Potential Causes of High Water Usage

An unusually high water bill is most often due to a leak or change in water usage.  Some of the common causes of high water usage includes, but are not limited to, the following:

• A leaking toilet, or a toilet that continuously runs after being flushed  
• A dripping faucet; a faucet drip can waste 20 gallons of water per day or more
• Filling a swimming pool
• Watering the lawn, new grass, trees or plantings
• Kids home for summer vacations or school holidays or guests
• A broken water pipe or obvious leak inside or outside of the home
• Water heater leak
• Water softener problems-cycles continuously

Generally, water consumption is higher during the summer due to watering lawns, pools and gardening. Typically, an average family of four utilizes 8,228 to 9,724 gallons of water per month.  Here are a few things to check if your usage is higher than usual:

Changes in your water usage- Did you have guests, water your lawn more than usual, or do anything else out of the ordinary in the months of higher usage.  If so, this may account for an increase in your water bill.

Check for leaks, whether unseen or unfixed, can waste hundreds even thousands of gallons of water.  It is important to routinely check your plumbing and home for leaky faucets, toilets, and outside taps and irrigation lines.

Toilet and faucet leaks- The most common cause of high water bill is running water from your toilet.  A continuously running toilet can waste up to 200 gallons per day.  This can double a family’s typical water usage.  Some leaks are easy to find, but not always.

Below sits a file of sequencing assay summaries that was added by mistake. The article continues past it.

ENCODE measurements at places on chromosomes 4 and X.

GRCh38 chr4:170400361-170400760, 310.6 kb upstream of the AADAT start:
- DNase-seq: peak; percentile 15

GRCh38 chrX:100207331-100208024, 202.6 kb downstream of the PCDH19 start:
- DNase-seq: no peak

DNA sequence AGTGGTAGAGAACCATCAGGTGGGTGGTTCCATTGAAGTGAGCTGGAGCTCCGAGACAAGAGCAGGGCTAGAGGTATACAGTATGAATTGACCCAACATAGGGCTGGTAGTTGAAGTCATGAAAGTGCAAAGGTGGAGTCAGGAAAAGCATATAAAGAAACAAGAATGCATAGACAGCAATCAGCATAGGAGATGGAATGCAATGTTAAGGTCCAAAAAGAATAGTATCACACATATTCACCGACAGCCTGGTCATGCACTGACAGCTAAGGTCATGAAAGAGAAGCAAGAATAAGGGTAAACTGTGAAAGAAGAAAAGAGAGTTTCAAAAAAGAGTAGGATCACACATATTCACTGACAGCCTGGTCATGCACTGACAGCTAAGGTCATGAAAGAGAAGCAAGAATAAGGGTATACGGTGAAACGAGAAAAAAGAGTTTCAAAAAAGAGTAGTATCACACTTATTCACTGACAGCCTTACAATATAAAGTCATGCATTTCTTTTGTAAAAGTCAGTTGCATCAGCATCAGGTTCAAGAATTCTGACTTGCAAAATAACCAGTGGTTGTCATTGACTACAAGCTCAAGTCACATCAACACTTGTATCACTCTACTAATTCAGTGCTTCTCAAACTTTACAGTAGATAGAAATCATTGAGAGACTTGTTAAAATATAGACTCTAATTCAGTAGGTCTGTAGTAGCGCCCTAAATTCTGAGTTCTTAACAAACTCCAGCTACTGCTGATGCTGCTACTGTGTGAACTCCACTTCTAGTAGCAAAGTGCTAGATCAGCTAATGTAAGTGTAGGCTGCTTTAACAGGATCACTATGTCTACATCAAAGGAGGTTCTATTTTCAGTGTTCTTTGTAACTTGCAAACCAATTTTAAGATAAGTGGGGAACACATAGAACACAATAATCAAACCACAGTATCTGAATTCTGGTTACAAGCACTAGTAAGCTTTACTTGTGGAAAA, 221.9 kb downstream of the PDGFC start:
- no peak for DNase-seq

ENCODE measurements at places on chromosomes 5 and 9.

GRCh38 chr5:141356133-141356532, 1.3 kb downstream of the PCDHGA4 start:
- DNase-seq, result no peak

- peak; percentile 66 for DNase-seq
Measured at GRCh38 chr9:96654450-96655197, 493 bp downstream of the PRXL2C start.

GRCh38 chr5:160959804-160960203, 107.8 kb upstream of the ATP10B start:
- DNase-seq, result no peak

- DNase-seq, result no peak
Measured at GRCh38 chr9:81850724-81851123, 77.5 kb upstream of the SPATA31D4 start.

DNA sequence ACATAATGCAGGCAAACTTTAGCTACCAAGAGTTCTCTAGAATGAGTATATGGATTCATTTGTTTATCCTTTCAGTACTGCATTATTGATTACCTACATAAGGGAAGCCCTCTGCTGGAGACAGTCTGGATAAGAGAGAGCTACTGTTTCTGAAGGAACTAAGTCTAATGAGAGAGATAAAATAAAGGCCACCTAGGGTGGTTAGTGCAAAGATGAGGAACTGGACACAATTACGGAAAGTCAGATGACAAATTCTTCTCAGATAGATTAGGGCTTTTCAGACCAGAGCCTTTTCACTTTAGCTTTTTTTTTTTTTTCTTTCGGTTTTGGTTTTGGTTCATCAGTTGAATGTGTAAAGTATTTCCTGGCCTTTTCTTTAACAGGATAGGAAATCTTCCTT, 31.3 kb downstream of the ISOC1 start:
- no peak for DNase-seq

What can I do if my bill is unusually high? 
If you receive a bill that you feel is too high, check over the commons causes listed above.  This may help to pinpoint the source of the excess usage.  Most often, the  Utility Department will detect unusually high bills and our Customer Service representative will automatically send our utility staff to notify the homeowner.  If you feel that your bill is too high and you have not been contacted, please contact our office at (815) 469-2177.  A Utility Department staff member will gladly schedule for a meter reading to be re- checked.  If the meter reading is checked and found to be accurate, you may need to contact a plumber or other professional to help determine the source of the leak. Property owners are responsible for all private water lines from the b-box (shut off valve usually located in the parkway) to the residence and for leaks inside of the home.